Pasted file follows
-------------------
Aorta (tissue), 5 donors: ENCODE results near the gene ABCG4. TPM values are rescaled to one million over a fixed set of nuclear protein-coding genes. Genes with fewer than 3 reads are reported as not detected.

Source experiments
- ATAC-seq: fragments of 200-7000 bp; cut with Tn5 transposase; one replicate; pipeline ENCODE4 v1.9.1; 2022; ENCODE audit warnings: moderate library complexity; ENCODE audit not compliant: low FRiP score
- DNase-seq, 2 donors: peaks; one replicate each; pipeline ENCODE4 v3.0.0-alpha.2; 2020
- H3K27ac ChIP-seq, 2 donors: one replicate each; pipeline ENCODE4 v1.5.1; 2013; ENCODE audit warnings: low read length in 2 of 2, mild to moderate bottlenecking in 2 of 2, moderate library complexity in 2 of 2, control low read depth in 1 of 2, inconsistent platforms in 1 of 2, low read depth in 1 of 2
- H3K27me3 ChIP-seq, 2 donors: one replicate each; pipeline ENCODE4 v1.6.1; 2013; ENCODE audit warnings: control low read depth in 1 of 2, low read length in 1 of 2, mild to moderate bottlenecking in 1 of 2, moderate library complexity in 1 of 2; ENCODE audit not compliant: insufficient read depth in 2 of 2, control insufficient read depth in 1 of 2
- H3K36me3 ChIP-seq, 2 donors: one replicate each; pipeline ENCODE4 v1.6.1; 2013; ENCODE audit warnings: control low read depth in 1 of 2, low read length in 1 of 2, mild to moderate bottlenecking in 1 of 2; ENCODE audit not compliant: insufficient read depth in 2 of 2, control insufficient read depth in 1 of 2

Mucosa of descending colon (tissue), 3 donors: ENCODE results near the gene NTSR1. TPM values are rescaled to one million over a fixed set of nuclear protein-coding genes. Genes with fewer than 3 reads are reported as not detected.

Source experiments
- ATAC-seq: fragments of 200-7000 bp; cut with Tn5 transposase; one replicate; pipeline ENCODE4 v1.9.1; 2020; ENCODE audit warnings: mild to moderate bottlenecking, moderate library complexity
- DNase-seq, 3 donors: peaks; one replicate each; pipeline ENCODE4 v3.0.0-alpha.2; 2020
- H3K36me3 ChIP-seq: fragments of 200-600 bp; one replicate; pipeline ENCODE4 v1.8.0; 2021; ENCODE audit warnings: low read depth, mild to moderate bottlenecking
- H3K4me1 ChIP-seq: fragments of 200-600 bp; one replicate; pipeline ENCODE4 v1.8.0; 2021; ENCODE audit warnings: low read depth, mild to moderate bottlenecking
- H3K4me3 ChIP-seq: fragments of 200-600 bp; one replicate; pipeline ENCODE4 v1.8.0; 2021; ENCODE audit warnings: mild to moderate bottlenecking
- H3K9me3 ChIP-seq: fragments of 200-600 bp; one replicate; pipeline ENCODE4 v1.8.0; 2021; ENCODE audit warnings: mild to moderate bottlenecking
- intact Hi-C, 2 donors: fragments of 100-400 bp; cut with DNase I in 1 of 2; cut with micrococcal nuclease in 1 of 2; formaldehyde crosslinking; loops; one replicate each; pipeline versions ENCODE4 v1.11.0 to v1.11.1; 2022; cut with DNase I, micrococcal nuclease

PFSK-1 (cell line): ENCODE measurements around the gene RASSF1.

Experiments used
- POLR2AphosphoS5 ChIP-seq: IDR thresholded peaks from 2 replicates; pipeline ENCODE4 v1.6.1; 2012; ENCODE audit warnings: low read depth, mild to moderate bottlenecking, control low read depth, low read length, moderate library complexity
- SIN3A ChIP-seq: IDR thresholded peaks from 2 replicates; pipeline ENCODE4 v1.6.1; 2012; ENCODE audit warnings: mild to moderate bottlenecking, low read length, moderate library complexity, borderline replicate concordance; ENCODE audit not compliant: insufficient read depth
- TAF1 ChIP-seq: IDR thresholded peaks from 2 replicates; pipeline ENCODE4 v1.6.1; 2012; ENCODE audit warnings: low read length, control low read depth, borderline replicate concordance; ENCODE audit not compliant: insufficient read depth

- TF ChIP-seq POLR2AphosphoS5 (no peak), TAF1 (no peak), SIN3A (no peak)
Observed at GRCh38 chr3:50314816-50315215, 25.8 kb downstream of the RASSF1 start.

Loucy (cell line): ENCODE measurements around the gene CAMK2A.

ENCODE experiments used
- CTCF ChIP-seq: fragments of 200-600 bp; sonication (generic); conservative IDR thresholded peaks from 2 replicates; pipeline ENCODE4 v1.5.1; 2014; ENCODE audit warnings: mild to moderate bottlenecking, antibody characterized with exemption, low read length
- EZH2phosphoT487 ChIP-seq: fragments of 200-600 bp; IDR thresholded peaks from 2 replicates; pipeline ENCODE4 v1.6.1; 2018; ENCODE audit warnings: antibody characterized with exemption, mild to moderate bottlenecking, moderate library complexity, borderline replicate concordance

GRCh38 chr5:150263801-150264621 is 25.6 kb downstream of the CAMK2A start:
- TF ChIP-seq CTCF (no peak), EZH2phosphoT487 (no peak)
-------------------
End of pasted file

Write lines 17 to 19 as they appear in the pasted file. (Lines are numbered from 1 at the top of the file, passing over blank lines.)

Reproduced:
PFSK-1 (cell line): ENCODE measurements around the gene RASSF1.

Experiments used
- POLR2AphosphoS5 ChIP-seq: IDR thresholded peaks from 2 replicates; pipeline ENCODE4 v1.6.1; 2012; ENCODE audit warnings: low read depth, mild to moderate bottlenecking, control low read depth, low read length, moderate library complexity